Air and Space Museum

By: Kevin

IMG_7319IMG_7297There are many things to do around San Diego, and we have been knocking them
off our list as we can. So when we were presented with the option of free
tickets to the Air & Space Museum, we were happy to scratch it off our list
as well. On arrival we were wondering how long it would take to get to the
entrance, as the admission line was wrapped around the sidewalk, but we were
pleasantly surprised as how fast it was moving.

As one first walks in there is a central display with an airplane as well as
a space capsule. These are neat exhibits for the kids to look at as parents
are getting tickets printed or online tickets redeemed. Then visitors go
through a turnstile to actually enter the museum. When we were there, there
was also a side exhibit about race cars that required a separate ticket and
fee.

The museum started with a Hallway of Fame, with framed portraits of
note-worthy pilots or engineers and their contribution to the science of air
travel. There were small models of some of the air frames these pilots or
engineers have designed and built, and a few propeller designs that are a
little atypical. Next, one walks into the early days of flight and war-time
efforts by both the United States as well as other nations. There is a nice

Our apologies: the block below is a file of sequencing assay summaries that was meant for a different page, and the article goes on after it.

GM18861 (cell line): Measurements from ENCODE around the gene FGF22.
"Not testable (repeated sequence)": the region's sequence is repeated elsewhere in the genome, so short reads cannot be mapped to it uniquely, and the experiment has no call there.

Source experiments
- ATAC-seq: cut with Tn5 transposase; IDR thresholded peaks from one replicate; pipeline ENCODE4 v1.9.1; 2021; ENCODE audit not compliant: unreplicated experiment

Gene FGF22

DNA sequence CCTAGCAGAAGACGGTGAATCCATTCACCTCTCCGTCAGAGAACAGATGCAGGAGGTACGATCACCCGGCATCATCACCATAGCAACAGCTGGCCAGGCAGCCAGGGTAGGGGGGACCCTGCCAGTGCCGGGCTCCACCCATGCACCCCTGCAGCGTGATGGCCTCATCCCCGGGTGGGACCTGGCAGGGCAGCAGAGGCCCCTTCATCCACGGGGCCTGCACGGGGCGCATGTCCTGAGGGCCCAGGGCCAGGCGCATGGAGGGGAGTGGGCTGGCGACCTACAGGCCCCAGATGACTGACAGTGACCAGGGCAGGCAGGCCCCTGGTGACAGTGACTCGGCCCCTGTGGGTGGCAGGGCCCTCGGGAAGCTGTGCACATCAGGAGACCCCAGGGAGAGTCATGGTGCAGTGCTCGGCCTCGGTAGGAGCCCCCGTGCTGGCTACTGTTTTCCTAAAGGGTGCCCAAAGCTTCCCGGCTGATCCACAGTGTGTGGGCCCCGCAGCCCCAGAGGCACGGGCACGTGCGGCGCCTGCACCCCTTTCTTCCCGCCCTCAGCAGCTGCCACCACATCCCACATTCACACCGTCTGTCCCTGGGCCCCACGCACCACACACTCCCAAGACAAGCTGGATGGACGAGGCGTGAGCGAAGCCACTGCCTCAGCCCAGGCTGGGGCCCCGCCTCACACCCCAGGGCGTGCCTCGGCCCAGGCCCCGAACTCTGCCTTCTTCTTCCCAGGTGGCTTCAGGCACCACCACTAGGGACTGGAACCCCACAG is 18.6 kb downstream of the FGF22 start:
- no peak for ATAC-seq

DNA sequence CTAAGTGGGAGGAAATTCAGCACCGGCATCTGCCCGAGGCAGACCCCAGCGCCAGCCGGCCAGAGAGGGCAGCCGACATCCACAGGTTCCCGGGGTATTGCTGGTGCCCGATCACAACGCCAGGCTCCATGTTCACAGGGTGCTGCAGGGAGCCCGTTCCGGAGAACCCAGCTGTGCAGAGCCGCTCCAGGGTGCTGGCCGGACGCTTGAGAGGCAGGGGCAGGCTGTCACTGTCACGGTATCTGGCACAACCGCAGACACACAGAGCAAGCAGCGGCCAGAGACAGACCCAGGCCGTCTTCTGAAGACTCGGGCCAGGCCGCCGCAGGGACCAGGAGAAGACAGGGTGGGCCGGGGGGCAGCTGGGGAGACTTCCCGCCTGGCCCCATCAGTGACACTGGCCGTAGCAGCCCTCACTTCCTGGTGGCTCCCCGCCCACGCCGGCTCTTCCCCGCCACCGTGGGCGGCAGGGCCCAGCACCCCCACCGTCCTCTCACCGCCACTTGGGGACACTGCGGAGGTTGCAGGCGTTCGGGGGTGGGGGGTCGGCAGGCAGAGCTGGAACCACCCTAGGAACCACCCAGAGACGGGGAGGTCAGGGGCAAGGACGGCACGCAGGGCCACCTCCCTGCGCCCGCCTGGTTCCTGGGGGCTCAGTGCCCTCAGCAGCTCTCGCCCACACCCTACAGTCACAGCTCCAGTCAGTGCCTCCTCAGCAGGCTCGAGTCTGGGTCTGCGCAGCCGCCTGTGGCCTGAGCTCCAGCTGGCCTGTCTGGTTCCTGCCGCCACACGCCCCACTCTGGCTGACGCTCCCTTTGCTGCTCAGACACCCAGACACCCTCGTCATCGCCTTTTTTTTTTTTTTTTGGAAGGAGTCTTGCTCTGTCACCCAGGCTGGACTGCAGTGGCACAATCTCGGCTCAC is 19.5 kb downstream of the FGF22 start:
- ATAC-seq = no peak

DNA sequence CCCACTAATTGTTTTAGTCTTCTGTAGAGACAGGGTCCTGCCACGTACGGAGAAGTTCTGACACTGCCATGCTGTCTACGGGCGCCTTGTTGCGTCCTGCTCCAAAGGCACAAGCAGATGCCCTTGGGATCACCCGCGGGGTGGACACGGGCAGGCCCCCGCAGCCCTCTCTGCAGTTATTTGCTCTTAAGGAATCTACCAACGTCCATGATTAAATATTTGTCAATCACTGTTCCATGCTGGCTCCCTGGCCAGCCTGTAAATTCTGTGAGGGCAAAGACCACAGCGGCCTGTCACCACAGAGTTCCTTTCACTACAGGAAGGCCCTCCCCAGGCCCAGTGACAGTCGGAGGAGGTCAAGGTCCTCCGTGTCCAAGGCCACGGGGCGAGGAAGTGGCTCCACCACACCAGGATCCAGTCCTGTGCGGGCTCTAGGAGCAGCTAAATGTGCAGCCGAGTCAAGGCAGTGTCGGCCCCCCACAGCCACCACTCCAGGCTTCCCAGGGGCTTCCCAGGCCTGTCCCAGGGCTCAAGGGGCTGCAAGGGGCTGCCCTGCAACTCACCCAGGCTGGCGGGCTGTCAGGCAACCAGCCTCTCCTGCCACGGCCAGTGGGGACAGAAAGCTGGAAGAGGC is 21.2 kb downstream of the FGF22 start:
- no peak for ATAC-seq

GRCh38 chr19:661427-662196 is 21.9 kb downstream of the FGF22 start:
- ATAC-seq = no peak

display on blimp use as well as their safety and control issues. Of course,
there is no shortage of planes at the museum. Some are models, some are real
aircraft sitting on the floor or suspended from the ceiling. There was a
runway mock-up complete with control tower and search light. There are a good
number of military planes most likely because the military is frequently at
the forefront of technology, but also because I consider San Diego a fairly
military city. For fans of the US Navy Blue Angels, there is what looks to
be a real Blue Angels plane towards the end of the museum.IMG_7311

There were stunt planes, some not much taller than me, and not much longer
than about 6-8 feet. The stunt planes had huge engines, which made them look
like something out of a cartoon. There were some, possibly developmental,
ultralight aircraft that barely even had a cockpit. One in particular the
pilot had to lay down prone on top of it instead of sitting in a seat. The
pilot’s face was protected by a small windshield that appeared smaller than
the windshield on my motorcycle. I hope the pilot didn’t roll too far in
either direction and fall off! IMG_7321

The museum is not all planes either. While I don’t know if they are always
there or not, there were some beautiful antique cars in the center atrium
between the fountains. The museum also has a display and damaged police
cruiser from the attacks on 9-11-01. The display was well-designed and
tasteful, and while it is related to aircraft, it felt a bit out of place
sandwiched between historic planes and stunt aircraft.

At the end of the museum were a few flight simulators, both stationary as
well as the large cockpit simulators complete with hydraulics so it feels
like the person is really banking and rolling in the simulator. These of
course had an additional fee per person. We opted to proceed without trying
them as we had other things we wanted to do that day, but they looked like
fun. The museum concludes with a small gift shop. The whole thing took us
about 1.5 hours to get through, but with younger children we did not stop to
read each and every display. If you are one of the people that likes to read
everything, it would take you considerably longer. All in all, I would recommend the museum to others.

Author: ReadyRovers

Travel Emergency Dept RN & Family

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